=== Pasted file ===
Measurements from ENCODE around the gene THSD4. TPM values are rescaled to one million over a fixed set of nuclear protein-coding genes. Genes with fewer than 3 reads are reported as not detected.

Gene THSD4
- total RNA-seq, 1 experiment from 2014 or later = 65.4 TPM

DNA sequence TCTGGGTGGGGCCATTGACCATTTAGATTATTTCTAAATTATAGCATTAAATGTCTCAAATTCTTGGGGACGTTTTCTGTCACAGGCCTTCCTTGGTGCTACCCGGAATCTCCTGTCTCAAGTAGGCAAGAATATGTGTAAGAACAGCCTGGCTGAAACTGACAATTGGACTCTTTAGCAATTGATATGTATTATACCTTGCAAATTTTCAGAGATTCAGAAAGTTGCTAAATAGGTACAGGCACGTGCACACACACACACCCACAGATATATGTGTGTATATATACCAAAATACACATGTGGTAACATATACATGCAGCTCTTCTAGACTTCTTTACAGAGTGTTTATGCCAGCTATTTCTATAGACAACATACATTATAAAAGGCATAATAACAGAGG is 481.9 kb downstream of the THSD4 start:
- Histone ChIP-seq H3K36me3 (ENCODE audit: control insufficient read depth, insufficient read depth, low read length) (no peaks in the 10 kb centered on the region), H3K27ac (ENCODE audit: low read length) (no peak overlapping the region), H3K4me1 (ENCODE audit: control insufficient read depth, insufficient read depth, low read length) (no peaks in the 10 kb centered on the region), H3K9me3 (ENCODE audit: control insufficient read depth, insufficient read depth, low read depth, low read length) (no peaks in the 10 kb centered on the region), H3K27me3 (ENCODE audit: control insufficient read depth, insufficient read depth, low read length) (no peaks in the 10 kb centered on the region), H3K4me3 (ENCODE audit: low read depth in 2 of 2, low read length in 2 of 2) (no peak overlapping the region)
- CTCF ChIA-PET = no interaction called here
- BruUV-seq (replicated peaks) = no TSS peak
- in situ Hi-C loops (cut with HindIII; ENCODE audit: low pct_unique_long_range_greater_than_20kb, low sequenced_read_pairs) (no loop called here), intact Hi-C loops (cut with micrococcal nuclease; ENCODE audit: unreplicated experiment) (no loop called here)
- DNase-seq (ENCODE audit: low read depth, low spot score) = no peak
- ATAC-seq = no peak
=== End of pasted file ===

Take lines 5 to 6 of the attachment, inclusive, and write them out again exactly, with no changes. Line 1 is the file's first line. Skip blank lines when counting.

- Histone ChIP-seq H3K36me3 (ENCODE audit: control insufficient read depth, insufficient read depth, low read length) (no peaks in the 10 kb centered on the region), H3K27ac (ENCODE audit: low read length) (no peak overlapping the region), H3K4me1 (ENCODE audit: control insufficient read depth, insufficient read depth, low read length) (no peaks in the 10 kb centered on the region), H3K9me3 (ENCODE audit: control insufficient read depth, insufficient read depth, low read depth, low read length) (no peaks in the 10 kb centered on the region), H3K27me3 (ENCODE audit: control insufficient read depth, insufficient read depth, low read length) (no peaks in the 10 kb centered on the region), H3K4me3 (ENCODE audit: low read depth in 2 of 2, low read length in 2 of 2) (no peak overlapping the region)
- CTCF ChIA-PET = no interaction called here